That's rather too pessimistic, actually. The output y[] of a real FFT has Hermitian symmetry: y[Nk] = y[k]*. Any modification which preserves this symmetry will continue to produce a real result after an inverse transform. For example, if you multiply the results of two real transforms, the result still has Hermitian symmetry. Thus, the extremely important case of fast real convolutions/correlations benefits from a fast complex>real transform. Most filters, e.g. a bandpass filter, also preserve this symmetry (since you usually want to do the same thing to both positive and negative frequencies). (Another useful case comes in solving differential equations in physical systems with inversion symmetry.) An efficient realcomplex FFT will output only half of the spectrum (the other half being redundant), and the inverse transform will take as input the same half of the spectrum. Thus, the Hermitian symmetry is maintained "automatically" since you can only modify half the spectrum, and the other half is assumed to be symmetric. Cordially, Steven G. Johnson

Wed, 31 Oct 2001 03:00:00 GMT 


Christian Tisme #6 / 7

Numeric:FFT inverse_real_fft doesn't trevni!
... Quote: > >Providing an inverse function > >would be useless, since after any modifications of your > >complex result, you will usually not expect a real result. > Not, true. Since the returned coeficients are only the positive frequencies, > I should be able to do operations such as bandpass, correlate, etc just on > these coefficients then call a *proper* inverse_real_fft and get back a > purely real timeseries.
Yes, sure. Sorry that I forgot about these, after I used FFT for many years (but also many years ago). Quote: > This is the way we have implemented it in C using FFTPACK. FFTPACK has such > a routine which will take the results of real_fft, and invert them. The > wrapped FFTPACK routine in the FFT module just is not the one I've used in > the past.
Well, can you provide the call which you use now? I think this is useful for others. As a remark, the Hartley transform can be used for exactly the operations which you mentioned above, with the same efficiency as real fft, but in a more symmetric manner. No need to have inverse versions at all to mimick the symmetry which exists in the complex transform only. While the DFT is based upon terms like F(v) = (1/N) sum over f(t) exp(J 2pi v t /N) and f(t) = sum over F(v) exp(2 pi v t /N) the discrete Hartley transform (DHT) uses the cas function: H(v) = (1/N) sum over f(t) cas(2 pi v t /N) and f(v) = sum over H(v) cas(2 pi v t /N) where cas is defined as cas(phi) = cos(phi)+sin(phi) DHT can be implemented directly or in terms of DFT. Many properties match each others, and you always just deal with real numbers and minimzed brain convolution. For further reading, see Ronald N. Bracewell, "The Hartley Transform", Oxford Press 1986. Maybe I try to add that to FFT.py in some future. ciao  chris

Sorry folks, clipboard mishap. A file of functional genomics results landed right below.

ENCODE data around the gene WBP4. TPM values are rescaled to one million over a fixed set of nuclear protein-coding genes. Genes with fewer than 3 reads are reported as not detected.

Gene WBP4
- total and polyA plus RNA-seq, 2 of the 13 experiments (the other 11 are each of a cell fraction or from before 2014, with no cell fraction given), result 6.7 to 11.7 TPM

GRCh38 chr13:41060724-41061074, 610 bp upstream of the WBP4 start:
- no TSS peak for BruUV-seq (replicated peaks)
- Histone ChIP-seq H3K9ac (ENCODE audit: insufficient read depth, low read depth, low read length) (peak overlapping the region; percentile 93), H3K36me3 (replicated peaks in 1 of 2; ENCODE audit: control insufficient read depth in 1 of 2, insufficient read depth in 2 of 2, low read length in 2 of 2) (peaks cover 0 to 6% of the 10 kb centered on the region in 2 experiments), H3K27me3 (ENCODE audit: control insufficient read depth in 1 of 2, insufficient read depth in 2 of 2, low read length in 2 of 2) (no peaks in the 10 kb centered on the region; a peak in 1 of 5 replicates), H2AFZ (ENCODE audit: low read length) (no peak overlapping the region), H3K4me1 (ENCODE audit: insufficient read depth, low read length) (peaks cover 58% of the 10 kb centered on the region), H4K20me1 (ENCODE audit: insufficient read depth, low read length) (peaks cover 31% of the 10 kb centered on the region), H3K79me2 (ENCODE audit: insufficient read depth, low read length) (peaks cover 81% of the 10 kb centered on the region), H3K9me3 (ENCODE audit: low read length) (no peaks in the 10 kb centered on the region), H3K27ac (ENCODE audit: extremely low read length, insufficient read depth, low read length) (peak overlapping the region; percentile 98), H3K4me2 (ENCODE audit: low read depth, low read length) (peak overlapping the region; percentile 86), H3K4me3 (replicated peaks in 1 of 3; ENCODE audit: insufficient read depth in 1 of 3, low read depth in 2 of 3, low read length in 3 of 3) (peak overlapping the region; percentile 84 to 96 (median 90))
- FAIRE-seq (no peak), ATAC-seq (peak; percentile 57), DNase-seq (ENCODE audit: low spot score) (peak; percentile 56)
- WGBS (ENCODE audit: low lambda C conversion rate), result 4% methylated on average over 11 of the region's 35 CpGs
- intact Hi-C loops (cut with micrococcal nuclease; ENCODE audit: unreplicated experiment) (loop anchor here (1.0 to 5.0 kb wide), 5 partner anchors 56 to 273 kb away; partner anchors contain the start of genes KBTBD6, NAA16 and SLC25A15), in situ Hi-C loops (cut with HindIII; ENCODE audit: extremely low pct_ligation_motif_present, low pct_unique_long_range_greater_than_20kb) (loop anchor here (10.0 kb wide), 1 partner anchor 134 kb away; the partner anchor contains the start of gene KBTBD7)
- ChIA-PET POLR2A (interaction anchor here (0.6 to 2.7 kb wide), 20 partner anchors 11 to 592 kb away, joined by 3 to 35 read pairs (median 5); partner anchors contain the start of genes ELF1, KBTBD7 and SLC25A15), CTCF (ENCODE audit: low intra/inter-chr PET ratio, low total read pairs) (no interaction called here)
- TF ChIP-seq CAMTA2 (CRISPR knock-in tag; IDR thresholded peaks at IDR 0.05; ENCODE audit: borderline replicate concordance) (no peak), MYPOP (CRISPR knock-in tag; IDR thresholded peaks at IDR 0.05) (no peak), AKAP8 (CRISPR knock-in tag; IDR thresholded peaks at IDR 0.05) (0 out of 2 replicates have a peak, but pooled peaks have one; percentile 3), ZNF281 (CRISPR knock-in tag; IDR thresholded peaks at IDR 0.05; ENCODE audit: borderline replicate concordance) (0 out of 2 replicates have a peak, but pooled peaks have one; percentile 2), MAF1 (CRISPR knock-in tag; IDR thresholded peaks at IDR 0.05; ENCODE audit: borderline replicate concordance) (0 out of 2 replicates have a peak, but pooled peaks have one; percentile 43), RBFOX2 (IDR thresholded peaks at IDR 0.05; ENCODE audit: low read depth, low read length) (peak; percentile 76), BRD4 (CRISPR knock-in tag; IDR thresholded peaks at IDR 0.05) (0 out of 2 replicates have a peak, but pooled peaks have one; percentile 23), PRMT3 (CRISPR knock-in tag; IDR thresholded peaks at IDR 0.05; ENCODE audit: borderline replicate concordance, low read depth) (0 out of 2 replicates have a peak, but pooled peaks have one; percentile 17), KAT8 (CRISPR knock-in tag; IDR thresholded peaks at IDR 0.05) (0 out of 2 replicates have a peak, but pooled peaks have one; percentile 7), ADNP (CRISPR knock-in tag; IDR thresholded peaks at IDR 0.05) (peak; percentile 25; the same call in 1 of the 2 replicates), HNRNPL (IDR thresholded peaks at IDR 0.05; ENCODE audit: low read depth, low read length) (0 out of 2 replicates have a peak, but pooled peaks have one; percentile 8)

Applied Biometrics GmbH : Have a break! Take a ride on Python's KaiserinAugustaAllee 101 : *Starship* http://starship.python.net 10553 Berlin : PGP key > http://wwwkeys.pgp.net PGP Fingerprint E182 71C7 1A9D 66E9 9D15 D3CC D4D7 93E2 1FAE F6DF we're tired of banana software  shipped green, ripens at home

Sat, 03 Nov 2001 03:00:00 GMT 


Michael Huste #7 / 7

Numeric:FFT inverse_real_fft doesn't trevni!
Quote:
> > The FFT module with the LLNL Numeric stuff does not seem to perform an > > inverse on the result of real_fft. (At least not in an intuitive > > manner.) An N point real_fft returns N/2 +1 complex numbers. From > > experience, not documentation, I guess that element 0 is real and the DC > > component, and element N/2 is real and the Nyquist value. > > But, trying inverse_real_fft does not seem to give the number of values > > or the values I expect. I thought that calling inverse_real_fft on the > > same array as real_fft produced would give back the original array, > > possibly scaled by N. Not so. I pasted in a sample of a session. >Christian Tismer replied: >No, that's a misconception. >The real fft is just a speedup for cases where your data >has only real coefficients.
Correct. An N point real series into real_fft returns N/2+1 coefficients. But the first (DC) and last (Nyquist) are purely real, thus the number of independent coefficients are the same. The complex coefficients are the positive frequencies *ONLY*. There IS an algorithm for the inverse with the same speedup. Quote: >Providing an inverse function >would be useless, since after any modifications of your >complex result, you will usually not expect a real result.
Not, true. Since the returned coeficients are only the positive frequencies, I should be able to do operations such as bandpass, correlate, etc just on these coefficients then call a *proper* inverse_real_fft and get back a purely real timeseries. This is the way we have implemented it in C using FFTPACK. FFTPACK has such a routine which will take the results of real_fft, and invert them. The wrapped FFTPACK routine in the FFT module just is not the one I've used in the past. There is the SAME efficiency on the inverse as there is on the forward. We had separate, wrapped calls to set up the work arrays, ezffti_, then a wrapped call to the do the real forward fft, ezfftf_, and finally a wrapped call to ezfftb_ for the inverse. With the wrapping we got the efficiency of the real fft both ways, and the inverse of the forward fft equals (within numerical error) the original timeseries. Quote: >The inverse_real_fft is just a reverse FFT on real data, >likewise assuming that you are in the frequency domain >with real data.
It does not make sense to have purely real frequency domain data. Inverse transforming a purely real frequency domain data results in a minimum time waveform. E.g. a filtered delta function. The analogy between a purely real TIME series (like a pressure) does not go over into purely real frequency domain series. Quote: >(sounds strange? Exactly as strange as for the time domain, >that's what causes all the Nyquist trouble :)
Different issue. _______________________________________________________________ Get Free Email and Do More On The Web. Visit http://www.msn.com

Sat, 03 Nov 2001 03:00:00 GMT